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Am J Epidemiol. 1992 Dec 15;136(12):1517-23.

Social intervention and the elderly: a randomized controlled trial.

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Department of Epidemiology and Public Health, University of Leicester, Leicester Royal Infirmary, England.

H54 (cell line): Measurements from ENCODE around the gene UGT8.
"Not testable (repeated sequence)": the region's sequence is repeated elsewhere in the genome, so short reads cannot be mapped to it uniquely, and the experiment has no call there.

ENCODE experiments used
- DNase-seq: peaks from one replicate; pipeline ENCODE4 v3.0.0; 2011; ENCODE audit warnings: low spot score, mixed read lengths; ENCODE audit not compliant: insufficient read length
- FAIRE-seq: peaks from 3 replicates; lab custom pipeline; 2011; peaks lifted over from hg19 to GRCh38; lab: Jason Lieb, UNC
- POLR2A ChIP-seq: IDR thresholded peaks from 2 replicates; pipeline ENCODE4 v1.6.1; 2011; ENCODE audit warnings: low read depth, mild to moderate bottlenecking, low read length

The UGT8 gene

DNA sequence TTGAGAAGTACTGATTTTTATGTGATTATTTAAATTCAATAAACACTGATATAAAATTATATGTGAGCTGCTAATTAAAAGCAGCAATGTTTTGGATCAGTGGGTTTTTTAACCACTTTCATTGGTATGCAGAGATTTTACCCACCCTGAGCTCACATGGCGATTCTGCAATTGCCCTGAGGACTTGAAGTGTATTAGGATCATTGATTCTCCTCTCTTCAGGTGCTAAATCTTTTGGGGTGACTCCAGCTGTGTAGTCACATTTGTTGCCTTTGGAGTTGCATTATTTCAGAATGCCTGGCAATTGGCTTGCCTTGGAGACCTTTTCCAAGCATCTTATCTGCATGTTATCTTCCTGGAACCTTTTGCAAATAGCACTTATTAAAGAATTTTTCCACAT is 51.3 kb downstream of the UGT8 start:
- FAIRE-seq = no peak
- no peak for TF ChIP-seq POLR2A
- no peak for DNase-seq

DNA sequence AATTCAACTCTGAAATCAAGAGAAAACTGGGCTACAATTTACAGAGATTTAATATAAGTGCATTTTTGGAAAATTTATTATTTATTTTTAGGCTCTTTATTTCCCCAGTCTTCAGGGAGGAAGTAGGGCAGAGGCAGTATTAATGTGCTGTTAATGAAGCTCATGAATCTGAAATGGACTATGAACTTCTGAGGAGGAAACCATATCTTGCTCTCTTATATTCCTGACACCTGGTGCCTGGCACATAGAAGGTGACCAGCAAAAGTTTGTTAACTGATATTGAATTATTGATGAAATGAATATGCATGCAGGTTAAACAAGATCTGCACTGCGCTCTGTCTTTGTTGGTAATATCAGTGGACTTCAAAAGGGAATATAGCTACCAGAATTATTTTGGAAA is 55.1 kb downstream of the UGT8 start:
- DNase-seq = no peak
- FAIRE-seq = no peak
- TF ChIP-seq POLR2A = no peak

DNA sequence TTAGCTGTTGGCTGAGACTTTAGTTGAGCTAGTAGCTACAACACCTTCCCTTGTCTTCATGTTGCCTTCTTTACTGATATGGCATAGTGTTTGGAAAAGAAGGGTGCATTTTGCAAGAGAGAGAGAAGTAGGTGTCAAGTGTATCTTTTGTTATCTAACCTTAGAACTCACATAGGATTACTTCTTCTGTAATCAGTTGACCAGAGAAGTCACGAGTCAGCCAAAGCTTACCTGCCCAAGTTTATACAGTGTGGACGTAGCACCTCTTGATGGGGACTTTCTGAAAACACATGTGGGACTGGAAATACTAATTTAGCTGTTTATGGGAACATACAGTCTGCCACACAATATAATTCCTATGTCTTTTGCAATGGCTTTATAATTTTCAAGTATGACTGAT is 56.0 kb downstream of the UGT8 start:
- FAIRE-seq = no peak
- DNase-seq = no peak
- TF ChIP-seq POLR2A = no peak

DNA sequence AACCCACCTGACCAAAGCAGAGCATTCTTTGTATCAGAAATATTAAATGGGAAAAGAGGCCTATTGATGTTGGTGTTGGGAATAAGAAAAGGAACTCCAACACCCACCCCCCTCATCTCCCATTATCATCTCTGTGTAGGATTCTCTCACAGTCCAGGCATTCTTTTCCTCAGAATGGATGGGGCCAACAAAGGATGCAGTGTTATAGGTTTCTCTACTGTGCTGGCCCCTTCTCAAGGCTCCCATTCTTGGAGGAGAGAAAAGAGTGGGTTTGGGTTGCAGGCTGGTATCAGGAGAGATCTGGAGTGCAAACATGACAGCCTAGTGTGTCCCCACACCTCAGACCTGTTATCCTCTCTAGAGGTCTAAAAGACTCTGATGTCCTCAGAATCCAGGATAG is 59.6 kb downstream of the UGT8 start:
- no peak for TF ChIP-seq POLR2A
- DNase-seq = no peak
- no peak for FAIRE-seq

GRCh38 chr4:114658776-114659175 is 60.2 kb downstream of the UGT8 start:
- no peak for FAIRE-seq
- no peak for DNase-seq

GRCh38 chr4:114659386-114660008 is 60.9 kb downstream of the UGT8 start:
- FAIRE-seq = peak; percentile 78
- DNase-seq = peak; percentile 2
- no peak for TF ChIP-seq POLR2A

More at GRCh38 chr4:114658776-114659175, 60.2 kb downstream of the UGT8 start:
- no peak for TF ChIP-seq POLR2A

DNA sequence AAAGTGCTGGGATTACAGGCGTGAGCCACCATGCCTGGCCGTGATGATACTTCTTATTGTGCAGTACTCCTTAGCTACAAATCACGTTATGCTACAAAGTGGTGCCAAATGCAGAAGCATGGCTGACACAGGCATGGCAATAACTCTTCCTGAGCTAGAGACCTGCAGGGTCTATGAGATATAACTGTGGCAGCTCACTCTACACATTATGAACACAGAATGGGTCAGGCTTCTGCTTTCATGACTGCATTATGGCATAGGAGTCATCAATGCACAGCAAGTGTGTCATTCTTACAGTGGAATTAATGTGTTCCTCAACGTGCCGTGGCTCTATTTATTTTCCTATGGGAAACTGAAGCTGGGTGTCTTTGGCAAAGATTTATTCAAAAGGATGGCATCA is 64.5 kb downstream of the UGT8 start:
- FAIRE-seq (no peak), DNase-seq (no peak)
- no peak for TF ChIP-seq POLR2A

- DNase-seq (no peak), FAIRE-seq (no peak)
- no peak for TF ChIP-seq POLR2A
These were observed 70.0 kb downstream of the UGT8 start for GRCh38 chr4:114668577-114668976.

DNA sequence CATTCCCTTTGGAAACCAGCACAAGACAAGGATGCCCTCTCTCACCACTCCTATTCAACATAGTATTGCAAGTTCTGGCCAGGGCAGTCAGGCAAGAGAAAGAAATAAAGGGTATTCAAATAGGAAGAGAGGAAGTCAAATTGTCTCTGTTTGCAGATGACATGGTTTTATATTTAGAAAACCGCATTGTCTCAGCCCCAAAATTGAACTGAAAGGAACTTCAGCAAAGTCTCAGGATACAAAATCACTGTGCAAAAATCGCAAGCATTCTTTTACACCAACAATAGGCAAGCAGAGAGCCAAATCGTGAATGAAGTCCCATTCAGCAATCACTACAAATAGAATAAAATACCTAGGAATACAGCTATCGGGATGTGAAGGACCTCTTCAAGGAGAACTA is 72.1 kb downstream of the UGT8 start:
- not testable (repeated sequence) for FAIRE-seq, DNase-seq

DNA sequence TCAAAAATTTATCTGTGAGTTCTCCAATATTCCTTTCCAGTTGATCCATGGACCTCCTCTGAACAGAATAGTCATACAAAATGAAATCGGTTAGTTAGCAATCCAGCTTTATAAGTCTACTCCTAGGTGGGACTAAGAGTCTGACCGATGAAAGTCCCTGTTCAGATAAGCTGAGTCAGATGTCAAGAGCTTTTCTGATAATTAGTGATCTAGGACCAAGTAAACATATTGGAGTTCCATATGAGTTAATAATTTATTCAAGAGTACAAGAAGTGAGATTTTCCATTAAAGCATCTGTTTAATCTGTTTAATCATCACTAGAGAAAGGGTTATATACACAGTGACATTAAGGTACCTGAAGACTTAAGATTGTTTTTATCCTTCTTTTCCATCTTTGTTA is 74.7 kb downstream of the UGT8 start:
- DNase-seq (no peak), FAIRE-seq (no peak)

A randomized controlled trial was set up in 1985 to test the effect of social intervention over 3 years among elderly people, aged 75 and above, living alone. The sampling frame was the age/sex register of a large group practice of 12 general practitioners serving the town of Melton Mowbray, Leicestershire, England, with a list size of approximately 32,000 patients. A total of 523 elderly people living alone in 1985 were identified, interviewed, and randomized into experimental and control groups. A lay worker offered the experimental group (n = 261) individual packages of support that aimed at enhanced social contacts. The outcome measures, approximately 3 years later in 1988, were mortality; changes in physical status; demand for medical, paramedical, social, and voluntary services; and changes in a number of subjective variables (morale, loneliness, and self-perceived health). No significant differences were found for any of the variables with the exception of self-perceived health status, where the experimental group showed significantly greater improvements than did the control group. More importantly, half the elderly in this sample declined several offers of help.

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